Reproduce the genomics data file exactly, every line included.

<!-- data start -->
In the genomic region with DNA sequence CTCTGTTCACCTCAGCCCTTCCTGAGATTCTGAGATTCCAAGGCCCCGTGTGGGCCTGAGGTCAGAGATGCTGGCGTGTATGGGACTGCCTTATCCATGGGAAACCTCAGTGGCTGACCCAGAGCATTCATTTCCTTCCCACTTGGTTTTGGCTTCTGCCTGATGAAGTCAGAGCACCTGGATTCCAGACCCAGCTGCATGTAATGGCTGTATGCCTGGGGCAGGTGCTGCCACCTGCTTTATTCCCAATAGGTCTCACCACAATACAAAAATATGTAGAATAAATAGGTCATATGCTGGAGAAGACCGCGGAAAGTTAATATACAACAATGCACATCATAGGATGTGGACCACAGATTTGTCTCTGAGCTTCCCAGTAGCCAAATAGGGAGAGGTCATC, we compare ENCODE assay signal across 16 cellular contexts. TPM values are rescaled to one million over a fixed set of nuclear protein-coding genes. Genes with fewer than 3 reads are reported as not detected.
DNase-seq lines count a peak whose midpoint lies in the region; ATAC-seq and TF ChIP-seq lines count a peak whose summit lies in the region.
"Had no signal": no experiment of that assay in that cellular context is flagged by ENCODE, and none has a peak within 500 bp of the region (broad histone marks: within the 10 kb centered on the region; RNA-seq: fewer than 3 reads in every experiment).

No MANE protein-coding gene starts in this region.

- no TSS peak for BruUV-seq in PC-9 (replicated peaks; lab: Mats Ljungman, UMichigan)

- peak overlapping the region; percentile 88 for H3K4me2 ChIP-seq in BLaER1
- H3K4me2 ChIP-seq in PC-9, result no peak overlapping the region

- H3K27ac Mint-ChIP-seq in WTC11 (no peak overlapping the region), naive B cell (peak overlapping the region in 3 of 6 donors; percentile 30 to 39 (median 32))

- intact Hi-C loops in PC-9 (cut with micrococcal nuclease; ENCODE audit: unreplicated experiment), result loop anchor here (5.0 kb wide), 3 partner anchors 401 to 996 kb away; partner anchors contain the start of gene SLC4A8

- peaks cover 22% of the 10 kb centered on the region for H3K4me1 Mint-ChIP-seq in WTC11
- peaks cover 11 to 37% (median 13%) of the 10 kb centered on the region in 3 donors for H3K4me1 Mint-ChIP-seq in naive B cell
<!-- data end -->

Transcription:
In the genomic region with DNA sequence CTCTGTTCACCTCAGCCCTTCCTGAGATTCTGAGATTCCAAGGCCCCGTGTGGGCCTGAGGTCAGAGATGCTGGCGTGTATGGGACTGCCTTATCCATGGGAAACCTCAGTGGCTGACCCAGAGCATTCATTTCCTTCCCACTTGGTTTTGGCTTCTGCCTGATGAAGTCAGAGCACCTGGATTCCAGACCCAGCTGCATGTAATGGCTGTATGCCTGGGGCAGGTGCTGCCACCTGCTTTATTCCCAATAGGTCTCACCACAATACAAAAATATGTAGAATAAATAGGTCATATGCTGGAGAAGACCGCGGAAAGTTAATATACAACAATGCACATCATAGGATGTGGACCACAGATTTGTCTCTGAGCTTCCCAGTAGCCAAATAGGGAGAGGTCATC, we compare ENCODE assay signal across 16 cellular contexts. TPM values are rescaled to one million over a fixed set of nuclear protein-coding genes. Genes with fewer than 3 reads are reported as not detected.
DNase-seq lines count a peak whose midpoint lies in the region; ATAC-seq and TF ChIP-seq lines count a peak whose summit lies in the region.
"Had no signal": no experiment of that assay in that cellular context is flagged by ENCODE, and none has a peak within 500 bp of the region (broad histone marks: within the 10 kb centered on the region; RNA-seq: fewer than 3 reads in every experiment).

No MANE protein-coding gene starts in this region.

- no TSS peak for BruUV-seq in PC-9 (replicated peaks; lab: Mats Ljungman, UMichigan)

- peak overlapping the region; percentile 88 for H3K4me2 ChIP-seq in BLaER1
- H3K4me2 ChIP-seq in PC-9, result no peak overlapping the region

- H3K27ac Mint-ChIP-seq in WTC11 (no peak overlapping the region), naive B cell (peak overlapping the region in 3 of 6 donors; percentile 30 to 39 (median 32))

- intact Hi-C loops in PC-9 (cut with micrococcal nuclease; ENCODE audit: unreplicated experiment), result loop anchor here (5.0 kb wide), 3 partner anchors 401 to 996 kb away; partner anchors contain the start of gene SLC4A8

- peaks cover 22% of the 10 kb centered on the region for H3K4me1 Mint-ChIP-seq in WTC11
- peaks cover 11 to 37% (median 13%) of the 10 kb centered on the region in 3 donors for H3K4me1 Mint-ChIP-seq in naive B cell